Server setup:

  • File share (e.g. \\Server\Share$) with full share permissions and Read permissions for Everyone (Domain Computers not required!)
  • Folder x64 containing 64-bit definition files (e.g. \\Server\Share$\x64\mpam-fe.exe)

Client setup (powershell):

Set-MpPreference -SignatureDefinitionUpdateFileSharesSources \\Server\Share$
Set-MpPreference -SignatureFallbackOrder 'FileShares'

Appleoddity's answer gives everything you need. Some caveats though;

  • Update-MpSignature never worked for me in powershell. I spent a lot of time trying to set up the environment for these updates to work and was using Update-MpSignature as the test.
  • Once I actually run Defender/MSE's built in update function and realized that the update worked correctly in a situation where Update-MpSignature was failing I started backtracking and testing other scenarios which I though weren't working because they were failing through powershell

So basically, as you work through the issue using Appleoddity's guide make sure not to rely solely on powershell and Update-MpSignature to test what you're doing. YMMV but it my case I was never able to succesfully run Update-MpSignature. I had jumped to the conclusion that I had set something up wrong, but after more testing I saw that defender itself was updating without issue and only powershell was having problems.

answered on Server Fault Aug 14, 2017 by George Kendros

Permission Denied Message is caused by Access Denied to the LogFile


Just delete this LogFile before running

Update-MpSignature -UpdateSource FileShares -Verbose
answered on Server Fault Sep 13, 2017 by Gunnar Haslinger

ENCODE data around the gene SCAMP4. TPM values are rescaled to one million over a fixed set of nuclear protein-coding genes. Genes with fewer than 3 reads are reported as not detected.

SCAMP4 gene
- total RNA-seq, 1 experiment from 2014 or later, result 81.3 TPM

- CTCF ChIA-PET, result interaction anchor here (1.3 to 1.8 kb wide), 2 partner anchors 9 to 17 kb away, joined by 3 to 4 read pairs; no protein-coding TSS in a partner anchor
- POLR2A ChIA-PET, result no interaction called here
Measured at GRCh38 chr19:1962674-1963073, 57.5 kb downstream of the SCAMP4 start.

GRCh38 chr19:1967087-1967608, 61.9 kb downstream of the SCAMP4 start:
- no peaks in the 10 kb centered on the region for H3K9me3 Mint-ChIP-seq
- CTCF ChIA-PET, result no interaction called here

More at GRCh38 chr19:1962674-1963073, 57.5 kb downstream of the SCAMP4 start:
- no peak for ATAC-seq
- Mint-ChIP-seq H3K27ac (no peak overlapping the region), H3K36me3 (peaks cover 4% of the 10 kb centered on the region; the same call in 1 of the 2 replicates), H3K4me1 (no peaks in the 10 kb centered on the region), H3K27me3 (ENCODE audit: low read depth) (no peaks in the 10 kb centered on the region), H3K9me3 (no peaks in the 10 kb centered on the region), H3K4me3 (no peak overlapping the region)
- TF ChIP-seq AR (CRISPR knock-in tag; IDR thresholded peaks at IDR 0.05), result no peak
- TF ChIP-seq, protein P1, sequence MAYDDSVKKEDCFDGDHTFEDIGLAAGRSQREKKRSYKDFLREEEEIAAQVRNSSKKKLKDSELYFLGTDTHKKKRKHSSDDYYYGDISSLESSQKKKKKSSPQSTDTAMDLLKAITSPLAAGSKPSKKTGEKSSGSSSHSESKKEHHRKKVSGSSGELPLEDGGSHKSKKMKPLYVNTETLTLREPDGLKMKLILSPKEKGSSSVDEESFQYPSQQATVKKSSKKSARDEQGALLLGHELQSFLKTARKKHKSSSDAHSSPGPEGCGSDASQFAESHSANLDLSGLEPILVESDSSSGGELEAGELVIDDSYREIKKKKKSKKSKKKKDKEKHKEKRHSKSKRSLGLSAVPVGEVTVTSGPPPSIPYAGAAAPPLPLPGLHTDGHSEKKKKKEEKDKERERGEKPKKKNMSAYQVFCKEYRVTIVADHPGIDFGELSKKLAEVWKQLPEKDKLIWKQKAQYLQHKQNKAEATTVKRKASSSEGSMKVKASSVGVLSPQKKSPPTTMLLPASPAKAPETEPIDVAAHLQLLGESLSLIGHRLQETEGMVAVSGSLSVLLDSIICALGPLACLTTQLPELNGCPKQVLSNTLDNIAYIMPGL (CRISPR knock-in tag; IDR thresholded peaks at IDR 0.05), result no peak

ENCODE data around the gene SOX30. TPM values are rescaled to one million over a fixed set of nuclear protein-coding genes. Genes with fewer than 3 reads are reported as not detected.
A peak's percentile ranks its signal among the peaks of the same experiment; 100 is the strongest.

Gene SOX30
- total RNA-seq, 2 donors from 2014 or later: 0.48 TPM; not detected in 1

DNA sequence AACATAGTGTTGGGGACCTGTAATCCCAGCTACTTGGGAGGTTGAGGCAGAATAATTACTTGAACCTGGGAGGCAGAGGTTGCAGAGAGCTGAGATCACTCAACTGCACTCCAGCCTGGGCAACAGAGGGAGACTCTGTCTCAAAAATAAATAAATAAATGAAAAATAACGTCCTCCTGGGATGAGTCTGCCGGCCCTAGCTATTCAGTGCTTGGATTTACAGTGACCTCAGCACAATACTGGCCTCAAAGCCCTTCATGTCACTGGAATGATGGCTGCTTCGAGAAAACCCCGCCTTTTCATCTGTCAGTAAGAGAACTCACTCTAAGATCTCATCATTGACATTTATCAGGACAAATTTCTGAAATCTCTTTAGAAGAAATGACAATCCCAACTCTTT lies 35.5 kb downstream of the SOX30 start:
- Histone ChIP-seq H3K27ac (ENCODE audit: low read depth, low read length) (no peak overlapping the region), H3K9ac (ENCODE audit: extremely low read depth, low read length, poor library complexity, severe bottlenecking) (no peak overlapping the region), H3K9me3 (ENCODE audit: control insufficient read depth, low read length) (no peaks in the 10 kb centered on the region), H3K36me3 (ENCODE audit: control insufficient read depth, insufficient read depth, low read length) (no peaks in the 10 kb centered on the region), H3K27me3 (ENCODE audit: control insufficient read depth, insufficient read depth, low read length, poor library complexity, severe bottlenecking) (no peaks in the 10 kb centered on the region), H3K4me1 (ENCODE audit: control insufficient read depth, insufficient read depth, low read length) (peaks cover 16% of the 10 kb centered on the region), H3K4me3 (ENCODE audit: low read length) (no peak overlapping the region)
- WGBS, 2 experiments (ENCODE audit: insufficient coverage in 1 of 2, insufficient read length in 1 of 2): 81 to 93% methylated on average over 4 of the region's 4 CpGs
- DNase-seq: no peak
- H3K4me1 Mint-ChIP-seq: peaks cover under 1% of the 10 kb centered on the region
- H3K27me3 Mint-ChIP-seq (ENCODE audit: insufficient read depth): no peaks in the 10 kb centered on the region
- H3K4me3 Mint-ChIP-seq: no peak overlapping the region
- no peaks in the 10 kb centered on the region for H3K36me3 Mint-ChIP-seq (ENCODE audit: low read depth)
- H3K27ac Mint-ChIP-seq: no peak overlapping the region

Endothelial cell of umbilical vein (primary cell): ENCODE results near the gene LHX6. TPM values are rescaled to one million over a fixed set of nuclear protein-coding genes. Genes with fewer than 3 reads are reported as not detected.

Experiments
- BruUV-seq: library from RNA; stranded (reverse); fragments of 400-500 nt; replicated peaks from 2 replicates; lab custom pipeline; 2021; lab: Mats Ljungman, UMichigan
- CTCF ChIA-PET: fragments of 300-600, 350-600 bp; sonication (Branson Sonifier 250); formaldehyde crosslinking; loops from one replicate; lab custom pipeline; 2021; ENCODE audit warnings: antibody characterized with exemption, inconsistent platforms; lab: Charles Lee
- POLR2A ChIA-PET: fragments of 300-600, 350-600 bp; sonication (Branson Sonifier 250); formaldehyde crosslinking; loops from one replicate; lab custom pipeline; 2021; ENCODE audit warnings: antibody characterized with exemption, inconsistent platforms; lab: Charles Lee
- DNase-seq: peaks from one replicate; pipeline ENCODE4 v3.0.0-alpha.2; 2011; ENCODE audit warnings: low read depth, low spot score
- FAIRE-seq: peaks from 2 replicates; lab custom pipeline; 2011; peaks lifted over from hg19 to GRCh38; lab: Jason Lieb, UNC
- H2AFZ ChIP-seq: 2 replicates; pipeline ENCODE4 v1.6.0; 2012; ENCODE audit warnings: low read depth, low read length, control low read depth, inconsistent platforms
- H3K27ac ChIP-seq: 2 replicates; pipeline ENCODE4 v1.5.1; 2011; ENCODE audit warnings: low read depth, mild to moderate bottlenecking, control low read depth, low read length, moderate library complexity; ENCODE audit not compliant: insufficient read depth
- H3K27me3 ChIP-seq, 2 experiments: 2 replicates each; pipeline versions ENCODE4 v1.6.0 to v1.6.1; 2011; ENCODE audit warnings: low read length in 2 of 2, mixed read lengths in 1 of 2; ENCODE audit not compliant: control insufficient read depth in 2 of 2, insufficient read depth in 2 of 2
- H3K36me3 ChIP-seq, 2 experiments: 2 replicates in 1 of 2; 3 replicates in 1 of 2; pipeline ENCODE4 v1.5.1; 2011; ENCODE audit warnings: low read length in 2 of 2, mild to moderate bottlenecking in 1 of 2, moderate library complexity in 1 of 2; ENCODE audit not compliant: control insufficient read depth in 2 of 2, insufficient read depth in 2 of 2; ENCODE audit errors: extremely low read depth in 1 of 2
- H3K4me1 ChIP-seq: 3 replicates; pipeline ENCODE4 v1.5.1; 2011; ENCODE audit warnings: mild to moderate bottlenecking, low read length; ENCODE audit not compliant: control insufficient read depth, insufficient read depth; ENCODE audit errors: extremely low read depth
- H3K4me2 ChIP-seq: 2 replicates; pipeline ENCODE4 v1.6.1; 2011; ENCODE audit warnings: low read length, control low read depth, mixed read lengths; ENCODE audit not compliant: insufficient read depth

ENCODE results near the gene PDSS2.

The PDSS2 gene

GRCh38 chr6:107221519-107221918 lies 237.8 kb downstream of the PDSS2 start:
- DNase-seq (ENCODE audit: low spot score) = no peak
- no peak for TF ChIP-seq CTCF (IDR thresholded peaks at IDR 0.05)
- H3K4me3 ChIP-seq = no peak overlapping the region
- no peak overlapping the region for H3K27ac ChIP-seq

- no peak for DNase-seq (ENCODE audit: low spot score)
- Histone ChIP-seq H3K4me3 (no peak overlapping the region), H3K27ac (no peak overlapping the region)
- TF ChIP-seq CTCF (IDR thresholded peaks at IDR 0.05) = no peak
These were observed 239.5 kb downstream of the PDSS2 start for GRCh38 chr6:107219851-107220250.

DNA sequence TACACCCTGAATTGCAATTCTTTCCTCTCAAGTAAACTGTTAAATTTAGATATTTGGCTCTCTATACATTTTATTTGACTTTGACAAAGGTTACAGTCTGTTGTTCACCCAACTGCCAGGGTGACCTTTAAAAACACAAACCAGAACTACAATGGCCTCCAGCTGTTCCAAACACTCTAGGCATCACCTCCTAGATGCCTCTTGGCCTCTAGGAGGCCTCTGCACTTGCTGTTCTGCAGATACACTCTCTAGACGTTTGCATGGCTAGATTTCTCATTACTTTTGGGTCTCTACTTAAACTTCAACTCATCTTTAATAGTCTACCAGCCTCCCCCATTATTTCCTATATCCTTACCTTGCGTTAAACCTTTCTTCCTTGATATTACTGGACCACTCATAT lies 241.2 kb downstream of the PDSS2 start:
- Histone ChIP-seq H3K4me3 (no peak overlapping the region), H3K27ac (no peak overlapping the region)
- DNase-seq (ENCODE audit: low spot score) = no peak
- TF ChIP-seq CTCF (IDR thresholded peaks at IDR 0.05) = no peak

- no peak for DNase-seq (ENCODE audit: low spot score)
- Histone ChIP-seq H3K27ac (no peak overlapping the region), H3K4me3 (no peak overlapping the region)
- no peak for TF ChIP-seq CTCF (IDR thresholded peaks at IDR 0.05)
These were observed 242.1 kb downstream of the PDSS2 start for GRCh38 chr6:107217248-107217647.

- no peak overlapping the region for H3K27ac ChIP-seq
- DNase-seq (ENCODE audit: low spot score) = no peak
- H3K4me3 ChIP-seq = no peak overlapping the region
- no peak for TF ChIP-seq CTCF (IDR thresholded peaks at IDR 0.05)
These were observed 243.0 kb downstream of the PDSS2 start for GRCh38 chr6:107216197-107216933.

Here is the powershell script I have running hourly on a server, then I just point my clients to it. The big point was NOT to extract the file. Windows Defender points to the exe itself.

$vdmpathbase = 'E:\VirusDef\latest\x64'
$vdmpackage = $vdmpathbase + '\mpam-fe.exe'
cmd /c "del $vdmpackage /q"
Invoke-WebRequest -Uri '' -OutFile $vdmpackage
answered on Server Fault May 3, 2019 by Jeff Riechers

Another caveat...

The Defender GUI runs the update download as one of two processes:

  1. MSascui.exe - which uses the current session account (this one can usually access the file share as most defender update file shares would allow read to all)
  2. Msmpeng.exe - which uses the NT AUTHORITY/SYSTEM account (this will have the computer name account, which in most domain-based systems will also allow access)

For the Update-MpSignature cmdlet, it's a bit different. It runs the update download as wmiprvse.exe which uses NT AUTHORITY/LOCAL SYSTEM. This account has minimum privileges on the computer and uses anonymous credentials on the network. Generally speaking, most network shares won't be configured for anonymous access, so this is why you can get the GUI to work, but the cmdlet doesn't.

answered on Server Fault Mar 2, 2021 by Tony Gedge